# how much power is radiated by cell towers?

I want to know how much power is radiated by cell towers of GSM (1.8 Ghz), 3G (2.1 Ghz), 4G (2.6 Ghz) ?

I want links to references if exist.

• I'm not an expert on the topic so I'm not going to give an actual response, but I believe this highly depends on the configuration - they might have a single, very powerfull tower in areas with very low population density, and very weak (and many) towers where there is a lot of population. This has to do with the fact that every tower can only serve a maximum amount of connections. I have seen amplifiers for LTE with rated powers of 200W, If my memory serves me right – Joren Vaes Apr 16 '17 at 11:52
• Where I live with a lot of trees my understanding and from the timing of some dead spots, in the fall after the leaves fall they lower the power and in the spring when the leaves come back they raise it. (word of mouth from someone who works in the business) – old_timer Apr 16 '17 at 12:54
• It depends how you define it. Input Power? Effective radiated power ERP at 10m? Try again. Some mobile providers use higher power Tx and have 50% fewer towers or twice the spacing in urban areas. – Tony Stewart Sunnyskyguy EE75 Apr 16 '17 at 13:25
• @TonyStewart.EEsince'75 this is one of the rare cases where OP's lack of clarity is actually a feature of the question. I was about to vote to close it (due to misconceptions and ambiguity), but I took the chance and tried to explain what OP should have considered, in hopes of doing something that might be helpful in the general future / future readers. – Marcus Müller Apr 16 '17 at 13:37
• Thanks @TonyStewart.EEsince'75 sorry for my ambiguous question, I was about to try to edit it but I find that Marcus Müller answered it in great details. Thanks for you all. – Abdelaziz Mokhnache Apr 16 '17 at 14:43

First of all, you have a misconception about GSM, 3G, 4G:

The frequency bands you list are some of the frequency allocations for these networks. These are different between different operators and in different countries.

Then: Cellular networks are not broadcast transmitters. They don't work with constant output powers.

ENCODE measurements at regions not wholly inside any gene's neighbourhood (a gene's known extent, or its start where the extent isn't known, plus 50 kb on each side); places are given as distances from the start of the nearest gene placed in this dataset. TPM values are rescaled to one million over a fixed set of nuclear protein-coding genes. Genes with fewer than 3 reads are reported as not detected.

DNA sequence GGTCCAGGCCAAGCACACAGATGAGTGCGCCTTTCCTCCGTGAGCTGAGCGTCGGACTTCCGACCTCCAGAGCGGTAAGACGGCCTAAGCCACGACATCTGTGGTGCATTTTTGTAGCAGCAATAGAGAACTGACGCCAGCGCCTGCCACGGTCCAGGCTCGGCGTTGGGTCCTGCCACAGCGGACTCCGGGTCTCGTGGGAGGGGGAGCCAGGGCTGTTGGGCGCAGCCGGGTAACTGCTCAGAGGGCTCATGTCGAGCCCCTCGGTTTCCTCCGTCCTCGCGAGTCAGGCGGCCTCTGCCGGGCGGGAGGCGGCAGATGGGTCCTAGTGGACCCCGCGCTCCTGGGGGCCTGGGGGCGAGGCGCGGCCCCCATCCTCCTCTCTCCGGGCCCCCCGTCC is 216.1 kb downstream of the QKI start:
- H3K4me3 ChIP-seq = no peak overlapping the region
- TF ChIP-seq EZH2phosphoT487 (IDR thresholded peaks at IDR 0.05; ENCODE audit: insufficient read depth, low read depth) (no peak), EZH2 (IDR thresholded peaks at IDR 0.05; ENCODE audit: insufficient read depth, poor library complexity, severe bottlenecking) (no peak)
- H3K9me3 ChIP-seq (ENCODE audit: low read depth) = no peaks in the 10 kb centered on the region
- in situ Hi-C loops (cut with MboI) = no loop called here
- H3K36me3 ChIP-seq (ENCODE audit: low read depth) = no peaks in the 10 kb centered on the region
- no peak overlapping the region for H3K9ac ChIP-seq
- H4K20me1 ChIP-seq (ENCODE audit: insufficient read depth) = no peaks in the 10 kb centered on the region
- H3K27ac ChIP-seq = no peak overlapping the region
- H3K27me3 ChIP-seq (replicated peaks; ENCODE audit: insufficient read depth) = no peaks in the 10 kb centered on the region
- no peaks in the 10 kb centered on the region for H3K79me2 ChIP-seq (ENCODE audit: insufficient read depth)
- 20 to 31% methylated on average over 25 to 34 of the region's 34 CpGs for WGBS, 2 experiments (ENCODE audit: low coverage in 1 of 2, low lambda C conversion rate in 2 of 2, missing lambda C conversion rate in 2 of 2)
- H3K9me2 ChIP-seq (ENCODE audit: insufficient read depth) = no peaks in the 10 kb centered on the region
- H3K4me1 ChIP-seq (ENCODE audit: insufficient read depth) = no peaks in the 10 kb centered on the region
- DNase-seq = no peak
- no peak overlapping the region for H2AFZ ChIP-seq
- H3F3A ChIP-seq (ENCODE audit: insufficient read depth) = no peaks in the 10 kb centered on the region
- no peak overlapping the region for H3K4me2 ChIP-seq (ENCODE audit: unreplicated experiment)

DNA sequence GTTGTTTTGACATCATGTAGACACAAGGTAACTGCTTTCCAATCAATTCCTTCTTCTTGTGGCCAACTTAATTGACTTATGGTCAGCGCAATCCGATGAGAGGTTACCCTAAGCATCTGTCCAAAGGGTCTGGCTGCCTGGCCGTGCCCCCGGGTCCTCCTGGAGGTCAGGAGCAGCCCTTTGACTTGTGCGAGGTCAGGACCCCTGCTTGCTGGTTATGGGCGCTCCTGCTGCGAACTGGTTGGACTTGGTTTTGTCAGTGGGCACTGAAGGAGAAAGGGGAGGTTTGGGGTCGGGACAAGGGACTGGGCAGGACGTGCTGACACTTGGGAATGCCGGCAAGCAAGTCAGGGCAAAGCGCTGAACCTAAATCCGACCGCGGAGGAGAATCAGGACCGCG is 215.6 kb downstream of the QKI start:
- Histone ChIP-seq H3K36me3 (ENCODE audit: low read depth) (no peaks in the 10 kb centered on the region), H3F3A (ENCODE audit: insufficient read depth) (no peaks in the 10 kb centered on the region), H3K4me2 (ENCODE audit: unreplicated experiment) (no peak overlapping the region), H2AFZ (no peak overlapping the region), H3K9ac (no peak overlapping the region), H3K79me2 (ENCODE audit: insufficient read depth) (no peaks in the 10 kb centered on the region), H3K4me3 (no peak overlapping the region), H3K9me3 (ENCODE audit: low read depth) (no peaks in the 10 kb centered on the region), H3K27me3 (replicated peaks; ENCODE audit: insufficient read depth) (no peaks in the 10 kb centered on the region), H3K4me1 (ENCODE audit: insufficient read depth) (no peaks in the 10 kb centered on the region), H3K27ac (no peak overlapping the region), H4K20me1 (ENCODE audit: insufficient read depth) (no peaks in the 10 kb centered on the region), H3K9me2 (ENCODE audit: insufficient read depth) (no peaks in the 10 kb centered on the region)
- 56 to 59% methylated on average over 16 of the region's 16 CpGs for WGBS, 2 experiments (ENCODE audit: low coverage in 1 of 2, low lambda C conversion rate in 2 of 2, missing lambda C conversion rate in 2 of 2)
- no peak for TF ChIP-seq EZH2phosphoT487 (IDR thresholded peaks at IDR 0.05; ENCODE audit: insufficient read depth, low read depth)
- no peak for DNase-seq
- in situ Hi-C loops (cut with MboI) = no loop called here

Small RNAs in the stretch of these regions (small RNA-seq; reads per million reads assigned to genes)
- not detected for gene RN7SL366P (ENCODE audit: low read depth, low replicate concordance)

The power they transmit depends on what they need to achieve. As noted in the comments above, a cell tower that covers a huge rural area will blast out more power per user on average than a small-cell tower in a city centre.

Since power consumption is one of the biggest costs in operating a mobile network, carriers are extremely interested in keeping transmit power as low as possible.

Also, lower maximum transmit power allows for smaller coverage area – this sounds like an anti-feature, but it means that the next base station using the exact same frequencies can be closer, which becomes necessary as operators strive to serve very many users in densely populated areas, and thus need to divide these users among as many base stations as possible, to even be theoretically able to serve the cumulative data rate of these.

Then, as mentioned, the transmissions will be exactly as strong as necessary to offer optimal (under some economic definition of "optimal") service to the subscribers. Which means: when there are only a few devices basically idling in the cell, the power output will be orders of magnitude less than when the network is crowded and under heavy load.

Loads have a very high dynamic. You can watch an LTE load monitor from a city centre live here.

This goes as far as shutting down base stations or reducing the number of subbands served at nighttime – something we were able to see very nicely happen every night from the uni lab where I spent a lot of my days (and, obviously, far too many nights).

So, there can't be "this is how much power all towers emits" number, since it depends on usage.

Now, as also mentioned, there's completely different cell types. With 3G and 4G, we saw the proliferation of micro-, nano- and femtocells. Those are just radioheads that can be placed nearly anywhere and serve a very restricted space – for example, a single room.

These obviously would use much less power than a single antenna mounted on a mast somewhere high.